3. says

    When I got my lab he had a couple of accidents in his crate the first few weeks and it was just as you mentioned – he was too young to hold it overnight. I got up in the middle of the night for a few weeks and took him out and the problem was solved. They grow fast and it didn’t take long before he could go all night with no accidents. It took until about 6 months before he would vocalize wanting to go out but I noticed that he would try to tell me by hovering or sitting by the door from as early as 9 weeks old. If your puppy isn’t vocal right away then you will definitely have to be extra vigilant overnight as you won’t see their physical cues to go out.

    • says

      Hi Melissa,

      Thank you for sharing your story. I usually notice my pup’s hovering around the front door at around the same age. Puppies are pretty smart and figure out where they are supposed to potty very quickly. The only problem is pups don’t have much bladder control at 9 weeks and if you don’t see their signal they will have an accident in the house.

      If you’re working on potty training your puppy it’s definitely a good idea to keep a close eye on your pup when he’s in the house.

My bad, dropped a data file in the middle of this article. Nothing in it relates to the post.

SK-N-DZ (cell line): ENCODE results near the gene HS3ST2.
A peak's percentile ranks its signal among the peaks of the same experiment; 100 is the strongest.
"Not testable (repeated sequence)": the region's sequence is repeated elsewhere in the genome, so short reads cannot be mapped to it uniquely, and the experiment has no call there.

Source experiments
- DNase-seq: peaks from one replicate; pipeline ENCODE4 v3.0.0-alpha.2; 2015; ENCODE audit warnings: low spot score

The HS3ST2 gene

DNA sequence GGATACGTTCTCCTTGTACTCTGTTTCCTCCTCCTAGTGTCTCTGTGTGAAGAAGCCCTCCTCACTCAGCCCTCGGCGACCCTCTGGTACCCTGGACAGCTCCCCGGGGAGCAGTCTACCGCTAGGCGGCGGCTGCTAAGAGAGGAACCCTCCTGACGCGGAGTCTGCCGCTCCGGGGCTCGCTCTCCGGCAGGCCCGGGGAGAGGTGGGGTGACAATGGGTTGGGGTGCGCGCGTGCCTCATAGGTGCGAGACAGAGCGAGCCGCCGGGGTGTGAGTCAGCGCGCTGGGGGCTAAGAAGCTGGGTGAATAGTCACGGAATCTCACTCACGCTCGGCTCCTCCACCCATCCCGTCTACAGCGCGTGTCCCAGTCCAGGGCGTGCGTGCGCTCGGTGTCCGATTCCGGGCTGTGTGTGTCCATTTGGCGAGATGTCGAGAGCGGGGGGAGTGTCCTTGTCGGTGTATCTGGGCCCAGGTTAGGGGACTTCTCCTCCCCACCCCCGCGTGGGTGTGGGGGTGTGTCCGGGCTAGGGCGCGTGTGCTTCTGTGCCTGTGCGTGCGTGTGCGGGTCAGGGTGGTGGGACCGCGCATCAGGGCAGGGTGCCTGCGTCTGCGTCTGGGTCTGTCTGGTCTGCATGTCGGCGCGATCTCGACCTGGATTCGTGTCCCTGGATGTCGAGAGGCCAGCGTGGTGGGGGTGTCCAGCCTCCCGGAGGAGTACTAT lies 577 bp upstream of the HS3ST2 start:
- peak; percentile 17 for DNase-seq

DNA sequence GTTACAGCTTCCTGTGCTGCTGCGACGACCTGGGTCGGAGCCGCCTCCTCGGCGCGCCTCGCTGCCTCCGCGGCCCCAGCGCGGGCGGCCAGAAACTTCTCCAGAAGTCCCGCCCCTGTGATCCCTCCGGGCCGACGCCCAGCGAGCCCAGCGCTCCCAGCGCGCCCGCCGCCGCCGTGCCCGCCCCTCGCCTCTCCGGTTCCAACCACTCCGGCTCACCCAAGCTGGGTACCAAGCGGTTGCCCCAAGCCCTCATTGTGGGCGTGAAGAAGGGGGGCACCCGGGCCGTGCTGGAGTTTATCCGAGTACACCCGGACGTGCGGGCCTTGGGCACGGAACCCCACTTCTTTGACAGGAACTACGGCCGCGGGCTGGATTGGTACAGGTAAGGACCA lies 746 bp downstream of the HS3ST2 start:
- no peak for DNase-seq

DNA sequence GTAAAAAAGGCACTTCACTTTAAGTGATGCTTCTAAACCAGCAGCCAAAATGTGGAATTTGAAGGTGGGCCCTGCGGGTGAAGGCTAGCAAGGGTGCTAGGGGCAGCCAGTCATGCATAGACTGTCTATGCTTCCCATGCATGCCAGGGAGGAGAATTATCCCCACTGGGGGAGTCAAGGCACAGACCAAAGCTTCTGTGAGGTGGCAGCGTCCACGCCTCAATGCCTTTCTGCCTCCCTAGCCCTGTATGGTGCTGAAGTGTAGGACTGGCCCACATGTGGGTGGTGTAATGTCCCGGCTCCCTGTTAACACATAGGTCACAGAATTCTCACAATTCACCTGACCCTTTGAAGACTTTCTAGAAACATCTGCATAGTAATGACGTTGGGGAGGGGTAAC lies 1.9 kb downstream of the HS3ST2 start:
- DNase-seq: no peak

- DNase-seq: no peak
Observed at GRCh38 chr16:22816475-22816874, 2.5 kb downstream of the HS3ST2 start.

Thanks for stopping by!

  4. Jessica Sala says

    We regulated the water and food and kept an eye on them after they would eat and/or drink. With such little bladders, they can only hold it for so long of a time. We’d wait about a half hour and take them outside. If they didn’t go at that point we’d take them out every 10 minutes until they went. They got the idea very quickly and accidents were few and far between.

    • Chrissy says

      We learned quickly that it was us, the humans, that needed the training. I always feel bad when Lily (2 mos old) has an accident because I either missed the signs or lost track of time. We too had to learn to be consistent and find the more diligent we are sticking to a schedule, the quicker she progresses. We ALWAYS take her out immediately when she wakes up including naps, and every 2 hours. She has an accident every once in awhile after playing with Levi, but we are learning her signs of sniffing but it takes constant observation. We never leave her out if our site. We also keep a bell hanging on the door and ring it every time we take her out. Eventually she will learn to ring the bell when she needs to go out as Levi does today. Good luck!!